Presently, there are a number of prominent weaving training centres involved in recruiting and training young weavers. These include Zorig Chusum, Royal Textile Academy, National Handloom Development Centre in Khaling and numerous other private training studios where master weavers impart their skills, knowledge and design sensibilities to train and nurture younger weavers.Beyond weaving training, other specialised training has also been carried out. Notably, in recent years, natural dye training has been promoted through Handicraft Association of Bhutan (HAB). The usage of natural elements and the ability to dye colours have empowered Bhutanese weavers, as they are no longer totally dependent on Indian yarn suppliers dictating the colours. It has also expanded the repertoire of colours available to weavers; no longer are they subjected to uniformly chemically dyed colours in huge quantities. Albeit the quantities of these naturally dyed yarns are limited, it has enhanced the exclusiveness of these textiles with a unique character.
  • Technical and Design Innovation
    It is imperative that technical and design innovation be encouraged as a means to restock and refresh the existing cultural resource/capital supply. Through the support from international organisations such as the United Nations Development Programme (UNDP) in Bhutan, training in innovative weaving skills has been conducted to introduce new methods of weaving. These include various configurations of basket, satin, leno, pile, twill and plain weave through the manipulations of warp and weft yarns. These new weaves have resulted in the expansion of new products such as scarves, shawls, stoles and other life-style items.

    Over the years, design innovation of the kira has also taken root. For example, in the 1980s, the National Handloom Development Centre (NHDC) developed new kira patterns based on traditional supplementary weft motifs. In addition, they have also expanded traditional colour schemes to incorporate new colours including hot pink, yellow, peach and pale blue. These are often termed as “New Style Kiras”.20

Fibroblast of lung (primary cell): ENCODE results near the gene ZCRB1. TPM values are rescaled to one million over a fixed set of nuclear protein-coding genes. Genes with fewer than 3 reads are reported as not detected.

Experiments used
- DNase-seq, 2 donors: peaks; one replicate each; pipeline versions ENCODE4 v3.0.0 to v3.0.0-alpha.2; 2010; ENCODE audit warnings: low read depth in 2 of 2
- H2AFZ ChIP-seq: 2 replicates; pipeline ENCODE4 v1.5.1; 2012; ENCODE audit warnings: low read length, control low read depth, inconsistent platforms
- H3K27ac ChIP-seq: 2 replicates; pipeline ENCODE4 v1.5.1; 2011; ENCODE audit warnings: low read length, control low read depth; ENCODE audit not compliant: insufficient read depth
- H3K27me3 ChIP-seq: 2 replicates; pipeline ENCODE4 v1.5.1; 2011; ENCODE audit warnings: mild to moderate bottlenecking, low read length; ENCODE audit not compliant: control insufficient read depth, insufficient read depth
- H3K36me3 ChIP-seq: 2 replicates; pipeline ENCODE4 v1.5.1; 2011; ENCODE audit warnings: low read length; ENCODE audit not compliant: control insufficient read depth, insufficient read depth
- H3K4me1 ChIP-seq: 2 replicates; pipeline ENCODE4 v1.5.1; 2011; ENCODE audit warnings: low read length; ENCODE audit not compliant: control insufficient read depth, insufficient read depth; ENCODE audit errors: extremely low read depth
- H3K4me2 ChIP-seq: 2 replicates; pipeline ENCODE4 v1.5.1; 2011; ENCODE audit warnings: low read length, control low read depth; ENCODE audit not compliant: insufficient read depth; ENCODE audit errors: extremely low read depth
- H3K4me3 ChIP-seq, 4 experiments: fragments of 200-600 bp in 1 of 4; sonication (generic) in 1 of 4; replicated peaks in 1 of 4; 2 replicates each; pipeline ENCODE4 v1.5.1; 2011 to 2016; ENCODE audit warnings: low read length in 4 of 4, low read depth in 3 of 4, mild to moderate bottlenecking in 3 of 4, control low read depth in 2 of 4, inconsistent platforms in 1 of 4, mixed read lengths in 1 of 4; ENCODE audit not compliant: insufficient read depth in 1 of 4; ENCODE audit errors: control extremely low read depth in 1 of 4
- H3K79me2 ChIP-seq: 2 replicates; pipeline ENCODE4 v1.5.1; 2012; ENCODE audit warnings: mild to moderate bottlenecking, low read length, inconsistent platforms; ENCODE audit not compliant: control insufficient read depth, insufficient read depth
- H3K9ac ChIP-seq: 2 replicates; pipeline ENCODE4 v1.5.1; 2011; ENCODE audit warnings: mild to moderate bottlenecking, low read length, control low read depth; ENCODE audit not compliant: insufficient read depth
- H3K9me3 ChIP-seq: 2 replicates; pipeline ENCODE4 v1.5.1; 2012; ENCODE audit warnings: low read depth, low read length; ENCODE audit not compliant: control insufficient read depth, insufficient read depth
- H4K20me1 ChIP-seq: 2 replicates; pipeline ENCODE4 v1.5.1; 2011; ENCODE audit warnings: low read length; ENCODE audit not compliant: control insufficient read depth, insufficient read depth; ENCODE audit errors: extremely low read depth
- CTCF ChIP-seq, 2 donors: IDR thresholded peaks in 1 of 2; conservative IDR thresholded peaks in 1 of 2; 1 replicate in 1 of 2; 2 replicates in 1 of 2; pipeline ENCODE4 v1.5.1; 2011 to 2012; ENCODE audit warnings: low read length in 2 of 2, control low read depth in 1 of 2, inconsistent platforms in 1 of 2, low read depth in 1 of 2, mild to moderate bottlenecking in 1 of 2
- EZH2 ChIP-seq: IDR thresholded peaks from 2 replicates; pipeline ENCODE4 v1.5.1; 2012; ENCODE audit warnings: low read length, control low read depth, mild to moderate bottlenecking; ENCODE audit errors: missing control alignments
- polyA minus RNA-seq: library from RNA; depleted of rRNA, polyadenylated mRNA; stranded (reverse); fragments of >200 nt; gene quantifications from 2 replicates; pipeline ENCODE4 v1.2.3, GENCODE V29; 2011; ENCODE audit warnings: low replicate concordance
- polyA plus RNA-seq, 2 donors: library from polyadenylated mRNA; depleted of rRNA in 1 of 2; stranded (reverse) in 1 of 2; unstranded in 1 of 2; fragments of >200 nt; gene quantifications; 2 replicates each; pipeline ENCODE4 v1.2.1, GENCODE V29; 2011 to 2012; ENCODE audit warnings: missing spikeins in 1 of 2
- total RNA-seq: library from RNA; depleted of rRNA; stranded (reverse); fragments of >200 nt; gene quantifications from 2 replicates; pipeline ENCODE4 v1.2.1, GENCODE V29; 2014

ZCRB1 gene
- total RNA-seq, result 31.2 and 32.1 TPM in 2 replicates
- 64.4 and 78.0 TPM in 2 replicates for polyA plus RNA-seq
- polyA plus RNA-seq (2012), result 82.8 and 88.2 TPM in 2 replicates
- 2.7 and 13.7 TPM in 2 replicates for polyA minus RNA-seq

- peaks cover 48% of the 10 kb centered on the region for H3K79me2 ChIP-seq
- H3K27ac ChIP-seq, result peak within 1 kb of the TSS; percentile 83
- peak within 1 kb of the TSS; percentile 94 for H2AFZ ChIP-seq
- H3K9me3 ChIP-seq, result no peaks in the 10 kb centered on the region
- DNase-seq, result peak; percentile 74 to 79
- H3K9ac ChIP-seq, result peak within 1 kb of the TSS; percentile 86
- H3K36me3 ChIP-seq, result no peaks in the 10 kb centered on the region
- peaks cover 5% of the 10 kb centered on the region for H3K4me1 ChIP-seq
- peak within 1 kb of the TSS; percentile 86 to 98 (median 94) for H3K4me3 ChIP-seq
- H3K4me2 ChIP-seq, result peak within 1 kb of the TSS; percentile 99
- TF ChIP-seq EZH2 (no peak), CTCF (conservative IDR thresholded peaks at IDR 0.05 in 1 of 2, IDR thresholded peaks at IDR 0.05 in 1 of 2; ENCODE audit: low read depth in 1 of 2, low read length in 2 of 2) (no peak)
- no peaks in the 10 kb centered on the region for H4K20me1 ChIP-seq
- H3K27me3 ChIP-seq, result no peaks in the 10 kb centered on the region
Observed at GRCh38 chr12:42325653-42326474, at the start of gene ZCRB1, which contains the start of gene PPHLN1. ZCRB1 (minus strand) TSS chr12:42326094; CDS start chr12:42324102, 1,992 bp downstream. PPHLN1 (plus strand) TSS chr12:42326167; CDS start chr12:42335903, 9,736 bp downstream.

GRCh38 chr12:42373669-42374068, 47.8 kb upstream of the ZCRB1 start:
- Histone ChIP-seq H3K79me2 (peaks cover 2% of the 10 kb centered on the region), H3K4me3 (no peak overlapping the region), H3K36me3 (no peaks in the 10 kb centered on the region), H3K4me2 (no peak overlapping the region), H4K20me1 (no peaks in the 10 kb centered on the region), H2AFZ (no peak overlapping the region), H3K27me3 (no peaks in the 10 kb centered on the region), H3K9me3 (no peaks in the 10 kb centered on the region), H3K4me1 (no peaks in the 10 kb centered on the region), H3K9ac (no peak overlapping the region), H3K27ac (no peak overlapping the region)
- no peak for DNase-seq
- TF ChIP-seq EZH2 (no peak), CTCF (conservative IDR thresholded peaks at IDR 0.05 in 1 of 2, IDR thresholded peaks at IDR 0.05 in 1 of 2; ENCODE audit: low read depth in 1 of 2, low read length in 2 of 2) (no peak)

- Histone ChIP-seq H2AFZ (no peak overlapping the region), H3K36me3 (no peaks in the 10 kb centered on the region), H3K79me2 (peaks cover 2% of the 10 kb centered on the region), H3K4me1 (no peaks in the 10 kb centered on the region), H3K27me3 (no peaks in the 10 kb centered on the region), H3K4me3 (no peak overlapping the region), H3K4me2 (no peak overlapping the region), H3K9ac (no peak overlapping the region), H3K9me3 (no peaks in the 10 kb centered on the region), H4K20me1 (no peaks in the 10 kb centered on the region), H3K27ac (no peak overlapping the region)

The dimension of the kira has also changed over the course of time. The width of old kiras from the 19th Century was narrower than those made today. This is because women then wore their kiras much shorter. Also, kiras then had longer fringes. Kiras from the 1940s had fringes as long as eight centimetres or more while today, fringes hardly exceed two to three centimetres.21

    Another significant development of the kiras during the 1990s is the “half kira”. Instead of three panels, the half kira consists of only two panels. It is essentially a skirt, pleated like the traditional kira but instead of fastening at the shoulders, this new kira is fastened at the waist. A Bhutanese woman may wear a half kira with blouses, t-shirts or sweaters or with the traditional jacket over the blouse, closed in front with a brooch. This will give the illusion of wearing a full kira.22

    Such design innovations have gained the approval of stakeholders in the traditional cultural sector through establishing a special category––Pesar––at the national design competitions. Furthermore, the incorporation of kira textiles into contemporary fashion wear has also been accepted, as exemplified by the opening of an exhibition titled “Bhutanese Textiles in High Fashion” by The Textile Museum in 2014.23

    Beyond innovation in textile design and clothing, lifestyle and fashion accessories using hand-woven Bhutanese textile have also been explored successfully.Today, a wide range of such products is readily available to both locals and foreigners.

  • Conservation and Protection